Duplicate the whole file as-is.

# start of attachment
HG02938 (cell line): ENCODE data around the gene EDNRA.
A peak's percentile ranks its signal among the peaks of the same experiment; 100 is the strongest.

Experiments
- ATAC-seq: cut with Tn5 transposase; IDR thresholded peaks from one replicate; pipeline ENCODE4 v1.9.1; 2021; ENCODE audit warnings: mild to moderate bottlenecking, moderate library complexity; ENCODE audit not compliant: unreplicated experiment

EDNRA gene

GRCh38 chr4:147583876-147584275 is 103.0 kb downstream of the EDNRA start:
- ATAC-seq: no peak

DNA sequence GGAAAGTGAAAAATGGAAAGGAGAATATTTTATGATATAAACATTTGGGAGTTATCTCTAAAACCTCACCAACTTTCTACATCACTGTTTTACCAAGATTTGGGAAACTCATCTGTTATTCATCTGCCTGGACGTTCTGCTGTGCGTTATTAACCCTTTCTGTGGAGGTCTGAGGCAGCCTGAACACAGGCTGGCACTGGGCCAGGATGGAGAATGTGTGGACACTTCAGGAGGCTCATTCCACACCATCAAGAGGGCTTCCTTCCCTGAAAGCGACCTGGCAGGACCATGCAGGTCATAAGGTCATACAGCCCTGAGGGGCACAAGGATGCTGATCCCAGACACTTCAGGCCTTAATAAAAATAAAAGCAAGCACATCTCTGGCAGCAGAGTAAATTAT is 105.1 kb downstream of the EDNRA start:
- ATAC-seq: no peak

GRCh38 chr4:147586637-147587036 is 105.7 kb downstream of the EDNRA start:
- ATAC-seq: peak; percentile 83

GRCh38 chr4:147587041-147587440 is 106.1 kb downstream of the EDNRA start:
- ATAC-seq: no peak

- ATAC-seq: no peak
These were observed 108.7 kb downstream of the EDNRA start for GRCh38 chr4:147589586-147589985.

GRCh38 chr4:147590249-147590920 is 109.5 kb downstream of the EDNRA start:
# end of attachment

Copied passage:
HG02938 (cell line): ENCODE data around the gene EDNRA.
A peak's percentile ranks its signal among the peaks of the same experiment; 100 is the strongest.

Experiments
- ATAC-seq: cut with Tn5 transposase; IDR thresholded peaks from one replicate; pipeline ENCODE4 v1.9.1; 2021; ENCODE audit warnings: mild to moderate bottlenecking, moderate library complexity; ENCODE audit not compliant: unreplicated experiment

EDNRA gene

GRCh38 chr4:147583876-147584275 is 103.0 kb downstream of the EDNRA start:
- ATAC-seq: no peak

DNA sequence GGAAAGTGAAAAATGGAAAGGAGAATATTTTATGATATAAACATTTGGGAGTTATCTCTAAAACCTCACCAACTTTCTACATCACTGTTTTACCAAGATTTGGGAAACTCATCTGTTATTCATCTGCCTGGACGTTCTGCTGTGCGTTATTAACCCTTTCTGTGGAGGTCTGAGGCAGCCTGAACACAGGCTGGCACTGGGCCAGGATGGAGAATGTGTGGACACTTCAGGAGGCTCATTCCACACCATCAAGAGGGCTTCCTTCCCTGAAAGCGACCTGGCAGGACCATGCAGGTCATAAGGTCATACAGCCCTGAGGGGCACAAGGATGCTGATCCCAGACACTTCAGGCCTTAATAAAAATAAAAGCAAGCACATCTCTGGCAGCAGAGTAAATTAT is 105.1 kb downstream of the EDNRA start:
- ATAC-seq: no peak

GRCh38 chr4:147586637-147587036 is 105.7 kb downstream of the EDNRA start:
- ATAC-seq: peak; percentile 83

GRCh38 chr4:147587041-147587440 is 106.1 kb downstream of the EDNRA start:
- ATAC-seq: no peak

- ATAC-seq: no peak
These were observed 108.7 kb downstream of the EDNRA start for GRCh38 chr4:147589586-147589985.

GRCh38 chr4:147590249-147590920 is 109.5 kb downstream of the EDNRA start: